Berry said tenants in Newmarket reported their buildings were sold and rents went up from $750 to $1,725 a month.
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“Under no circumstances should a landlord be allowed to raise the rent at one point. It’s just unconscionable,” Berry said.
However, New Hampshire has no rent control laws and landlords are free to raise rents as high as they want, Berry said.
“A lot of people can’t afford it,” Berry said. “I’m very, very concerned about it. It’s sickening. It’s trying to squeeze every cent out of those buildings.”
At least four of the six tenants at the 55-57 Cleveland St. apartment building are now homeless. being evicted because the owner says it needs to be renovated./Pat Grossmith
Sagamore Street, Manchester, Nh 03104
The seven buildings account for 40 apartments and are located at: 293 Amory St.; 558 Montgomery St.; 416 Rimmon St.; 352-354 Dubuque St.; 599-601 Hevey St.; 200 Reed St., and 55-57 Cleveland St. Each building is over 100 years old, except for the Reed Street building that was built in 1940.
ARAA is a limited liability company registered with the NH Secretary of State based in Chester, NH, with Real Estate Partners Aligned as manager. Axel Ragnarsson is listed as Block’s manager, according to filings with the New Hampshire Secretary of State’s Office. The tenant believes he owns the buildings.
Requests for comment from Ragnarsson or Ryan Weiss, the principal broker at Blue Door Living who manages the property, were declined via email.
“On the advice of our legal counsel, unfortunately, we will not be involved at this time,” Weiss wrote in an email, on behalf of himself and Ragnarsson. He clarified that the building is owned by ARAA, not Ragnarsson.
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But Ragnarsson talks openly on social media about his business playbook as a way to achieve passive wealth. He bought his first multi-family property while still a UNH student and “caught the real estate bug,” according to his About page.
In the online description of Real Estate Partners, founded by Ragnarsson in 2016 as a real estate investment firm, he lists 341 shares representing a $38M investment portfolio in Texas, Florida, Indiana and New Hampshire, where he owns 128 multifamily units.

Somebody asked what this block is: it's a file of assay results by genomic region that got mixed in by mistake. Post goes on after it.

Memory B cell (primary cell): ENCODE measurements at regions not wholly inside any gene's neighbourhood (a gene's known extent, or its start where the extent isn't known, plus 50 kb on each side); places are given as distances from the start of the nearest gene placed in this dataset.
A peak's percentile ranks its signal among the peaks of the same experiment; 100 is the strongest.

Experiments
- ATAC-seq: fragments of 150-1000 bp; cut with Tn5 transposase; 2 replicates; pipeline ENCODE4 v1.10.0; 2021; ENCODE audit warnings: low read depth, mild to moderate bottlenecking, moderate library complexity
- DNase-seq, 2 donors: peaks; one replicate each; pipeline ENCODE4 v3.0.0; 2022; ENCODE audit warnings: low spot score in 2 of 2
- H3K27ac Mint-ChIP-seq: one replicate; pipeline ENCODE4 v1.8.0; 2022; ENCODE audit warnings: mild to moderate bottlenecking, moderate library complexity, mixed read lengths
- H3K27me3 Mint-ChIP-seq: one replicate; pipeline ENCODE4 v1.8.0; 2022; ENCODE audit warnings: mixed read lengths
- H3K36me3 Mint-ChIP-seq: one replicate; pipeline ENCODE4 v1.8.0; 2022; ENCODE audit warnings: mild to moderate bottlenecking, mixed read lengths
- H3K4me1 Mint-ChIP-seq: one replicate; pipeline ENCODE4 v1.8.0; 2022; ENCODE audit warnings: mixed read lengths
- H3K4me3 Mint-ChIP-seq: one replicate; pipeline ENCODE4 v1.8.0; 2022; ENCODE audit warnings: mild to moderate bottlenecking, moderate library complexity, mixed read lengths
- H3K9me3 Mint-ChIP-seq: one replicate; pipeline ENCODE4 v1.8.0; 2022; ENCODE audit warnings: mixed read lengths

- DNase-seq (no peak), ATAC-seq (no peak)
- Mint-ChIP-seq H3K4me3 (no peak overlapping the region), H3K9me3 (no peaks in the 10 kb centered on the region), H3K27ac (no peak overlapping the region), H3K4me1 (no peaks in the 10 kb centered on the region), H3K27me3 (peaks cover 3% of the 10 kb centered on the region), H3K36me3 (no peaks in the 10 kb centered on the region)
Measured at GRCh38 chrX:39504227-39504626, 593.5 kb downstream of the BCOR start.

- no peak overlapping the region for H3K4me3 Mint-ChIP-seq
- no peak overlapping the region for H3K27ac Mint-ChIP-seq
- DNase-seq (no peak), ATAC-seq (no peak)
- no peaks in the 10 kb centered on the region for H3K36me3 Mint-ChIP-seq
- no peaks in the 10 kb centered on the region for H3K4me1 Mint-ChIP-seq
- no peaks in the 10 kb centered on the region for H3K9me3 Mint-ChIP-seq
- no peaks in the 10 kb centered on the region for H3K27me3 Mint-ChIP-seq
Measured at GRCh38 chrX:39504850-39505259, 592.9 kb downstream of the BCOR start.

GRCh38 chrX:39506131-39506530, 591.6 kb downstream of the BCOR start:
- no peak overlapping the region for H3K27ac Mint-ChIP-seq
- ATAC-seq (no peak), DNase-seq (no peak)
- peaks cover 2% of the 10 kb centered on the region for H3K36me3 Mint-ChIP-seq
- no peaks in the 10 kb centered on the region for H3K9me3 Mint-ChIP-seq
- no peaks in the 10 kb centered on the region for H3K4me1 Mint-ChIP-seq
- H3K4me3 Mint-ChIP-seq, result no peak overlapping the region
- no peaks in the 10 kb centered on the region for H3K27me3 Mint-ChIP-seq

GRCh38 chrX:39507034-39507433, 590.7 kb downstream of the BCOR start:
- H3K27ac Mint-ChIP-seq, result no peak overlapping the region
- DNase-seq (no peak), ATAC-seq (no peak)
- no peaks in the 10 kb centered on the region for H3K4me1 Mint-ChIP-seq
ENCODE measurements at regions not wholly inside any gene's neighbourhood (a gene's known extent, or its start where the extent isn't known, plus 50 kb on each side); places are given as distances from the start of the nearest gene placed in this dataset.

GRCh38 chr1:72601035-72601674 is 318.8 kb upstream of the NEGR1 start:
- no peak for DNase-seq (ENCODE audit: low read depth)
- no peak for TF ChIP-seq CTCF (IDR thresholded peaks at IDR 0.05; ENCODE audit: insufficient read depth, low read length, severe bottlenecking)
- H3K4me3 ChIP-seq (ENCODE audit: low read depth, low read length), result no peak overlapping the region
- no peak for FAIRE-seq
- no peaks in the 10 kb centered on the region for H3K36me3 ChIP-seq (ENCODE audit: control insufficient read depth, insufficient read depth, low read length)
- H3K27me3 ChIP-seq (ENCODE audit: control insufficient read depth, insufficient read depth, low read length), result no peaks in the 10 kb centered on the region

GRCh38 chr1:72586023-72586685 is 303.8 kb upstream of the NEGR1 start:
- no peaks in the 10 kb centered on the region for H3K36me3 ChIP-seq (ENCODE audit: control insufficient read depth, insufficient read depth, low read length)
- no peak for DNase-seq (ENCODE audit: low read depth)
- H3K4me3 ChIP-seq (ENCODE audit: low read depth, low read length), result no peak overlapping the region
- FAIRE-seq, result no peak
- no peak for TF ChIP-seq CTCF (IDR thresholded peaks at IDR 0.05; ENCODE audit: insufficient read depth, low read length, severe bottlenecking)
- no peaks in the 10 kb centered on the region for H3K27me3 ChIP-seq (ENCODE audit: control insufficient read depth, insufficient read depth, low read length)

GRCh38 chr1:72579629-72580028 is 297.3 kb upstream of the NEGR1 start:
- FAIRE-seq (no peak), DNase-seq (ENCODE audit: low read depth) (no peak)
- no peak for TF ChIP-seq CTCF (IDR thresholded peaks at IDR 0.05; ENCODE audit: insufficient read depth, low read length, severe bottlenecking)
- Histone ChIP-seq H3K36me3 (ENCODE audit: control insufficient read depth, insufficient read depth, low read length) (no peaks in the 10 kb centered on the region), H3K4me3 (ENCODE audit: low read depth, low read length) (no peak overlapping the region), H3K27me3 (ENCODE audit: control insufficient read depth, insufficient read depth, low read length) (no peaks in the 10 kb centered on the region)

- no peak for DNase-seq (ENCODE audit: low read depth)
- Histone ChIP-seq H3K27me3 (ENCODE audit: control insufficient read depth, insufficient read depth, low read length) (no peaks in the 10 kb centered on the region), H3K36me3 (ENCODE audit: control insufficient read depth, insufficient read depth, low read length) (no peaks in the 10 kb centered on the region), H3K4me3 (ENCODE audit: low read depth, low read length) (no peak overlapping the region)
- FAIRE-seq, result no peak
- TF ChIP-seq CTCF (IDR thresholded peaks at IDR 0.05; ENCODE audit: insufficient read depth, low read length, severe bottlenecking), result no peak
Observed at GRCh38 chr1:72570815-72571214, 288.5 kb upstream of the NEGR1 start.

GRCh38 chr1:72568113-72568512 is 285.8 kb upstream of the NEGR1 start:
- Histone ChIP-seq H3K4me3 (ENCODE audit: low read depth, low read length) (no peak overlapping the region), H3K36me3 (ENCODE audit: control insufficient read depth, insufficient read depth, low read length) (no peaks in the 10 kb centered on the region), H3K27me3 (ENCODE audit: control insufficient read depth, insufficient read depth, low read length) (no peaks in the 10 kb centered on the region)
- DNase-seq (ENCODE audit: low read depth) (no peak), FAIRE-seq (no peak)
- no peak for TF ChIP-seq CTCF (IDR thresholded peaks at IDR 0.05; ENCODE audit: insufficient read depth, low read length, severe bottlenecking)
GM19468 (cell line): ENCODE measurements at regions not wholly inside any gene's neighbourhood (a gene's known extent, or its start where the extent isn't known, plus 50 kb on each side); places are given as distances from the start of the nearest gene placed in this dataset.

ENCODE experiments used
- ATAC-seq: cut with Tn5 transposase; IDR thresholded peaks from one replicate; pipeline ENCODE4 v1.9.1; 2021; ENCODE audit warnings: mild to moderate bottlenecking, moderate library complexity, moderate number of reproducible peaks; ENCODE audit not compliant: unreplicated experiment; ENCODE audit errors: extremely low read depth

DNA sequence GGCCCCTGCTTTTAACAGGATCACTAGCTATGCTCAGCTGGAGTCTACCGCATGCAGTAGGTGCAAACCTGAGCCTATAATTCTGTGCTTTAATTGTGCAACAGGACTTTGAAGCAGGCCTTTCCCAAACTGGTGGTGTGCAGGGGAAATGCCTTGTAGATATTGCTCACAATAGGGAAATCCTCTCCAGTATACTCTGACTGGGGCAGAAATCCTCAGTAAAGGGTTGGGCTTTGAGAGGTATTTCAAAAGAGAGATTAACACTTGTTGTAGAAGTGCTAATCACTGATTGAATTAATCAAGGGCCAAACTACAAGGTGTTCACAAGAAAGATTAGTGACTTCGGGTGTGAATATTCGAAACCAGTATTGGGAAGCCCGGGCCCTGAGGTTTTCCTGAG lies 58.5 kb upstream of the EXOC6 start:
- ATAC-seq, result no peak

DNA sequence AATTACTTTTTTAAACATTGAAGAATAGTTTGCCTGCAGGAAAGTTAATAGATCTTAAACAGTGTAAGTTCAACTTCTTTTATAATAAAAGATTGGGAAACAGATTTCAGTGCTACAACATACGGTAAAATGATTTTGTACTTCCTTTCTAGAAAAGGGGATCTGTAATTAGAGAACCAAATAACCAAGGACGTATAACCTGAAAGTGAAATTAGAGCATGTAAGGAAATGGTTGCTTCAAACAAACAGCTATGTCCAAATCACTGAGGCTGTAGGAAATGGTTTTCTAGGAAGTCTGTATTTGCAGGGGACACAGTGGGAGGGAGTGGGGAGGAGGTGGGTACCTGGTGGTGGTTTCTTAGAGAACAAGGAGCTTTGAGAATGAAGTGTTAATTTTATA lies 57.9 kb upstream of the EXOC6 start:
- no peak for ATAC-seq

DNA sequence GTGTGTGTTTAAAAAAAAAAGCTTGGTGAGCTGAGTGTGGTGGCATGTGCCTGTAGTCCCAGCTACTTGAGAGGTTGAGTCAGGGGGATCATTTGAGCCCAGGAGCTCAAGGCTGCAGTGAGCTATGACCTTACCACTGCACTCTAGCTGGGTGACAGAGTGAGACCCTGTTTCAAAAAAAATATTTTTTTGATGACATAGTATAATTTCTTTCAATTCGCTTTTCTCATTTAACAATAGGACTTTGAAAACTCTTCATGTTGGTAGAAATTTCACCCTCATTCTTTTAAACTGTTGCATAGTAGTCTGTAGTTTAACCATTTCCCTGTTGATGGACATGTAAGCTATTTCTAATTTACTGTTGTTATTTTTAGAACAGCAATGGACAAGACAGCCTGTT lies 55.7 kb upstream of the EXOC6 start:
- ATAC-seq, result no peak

Another LLC, Brickleaf Properties, was registered to Ragnarsson in April, according to the Secretary of State’s online database. It features the Manchester millyard on its website, and represents Portsmouth in its contact information via social media. Ragnarsson has at least six other LLCs in good standing filed with the state and says Brickleaf has holdings in New Hampshire, as well as Massachusetts, Tennessee, Arkansas and Florida.
According to an automated email generated by Brickleaf Ragnarsson’s email, he has rebranded as a Real Estate Partner:
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“When we continue to work with other operators and collect capital from investors, we believe that this brand more accurately conveys our positioning in the market. In each deal, our utmost priority is to ensure that incentives are aligned at every level – with partners, investors, lenders, sellers equipment, and our residents. Check out our new website at
Ragnarsson explains online and via his The Multifamily Wealth Podcast that he focuses on buying apartment buildings that check the “value-added” box — retirement landlords, long-term tenants at below-market rents. Such “finds” allow developers to renovate the building and then sell it back – or hold it, depending on how much money it generates.
An Instagram post from October 2021 in which Rowing Managing Partner Axel Ragnarsson talks about the good “value-add” of Manchester properties for him as an investor. Picture the Cleveland Street property above. See the full post at MultfamilyWealth on Instagram.
On October 28, 2021, the day after the sale of West Side Seven, tenants found a “welcome letter” taped to their apartment door. It told them there was a new owner and they had 30 days to get out. The tenant reached out to Janet Aldrich, the former property manager, for help.
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“Happy Thanksgiving. Merry Christmas. Happy New Year,” said Aldrich, who owns L.A. Classic Property Management, in a letter.
At first, no evictions happened but then the landlord raised the rent by $425 to $600 a month, effective January 2022. Tenants went from paying about $900 to $1,000 a month, in some cases, more than $1,500.
As a former property manager, Aldrich began fielding calls from frantic tenants and continued to get calls several months after the sale.
Where tenants don’t really complain about the apartment when the rent is lower,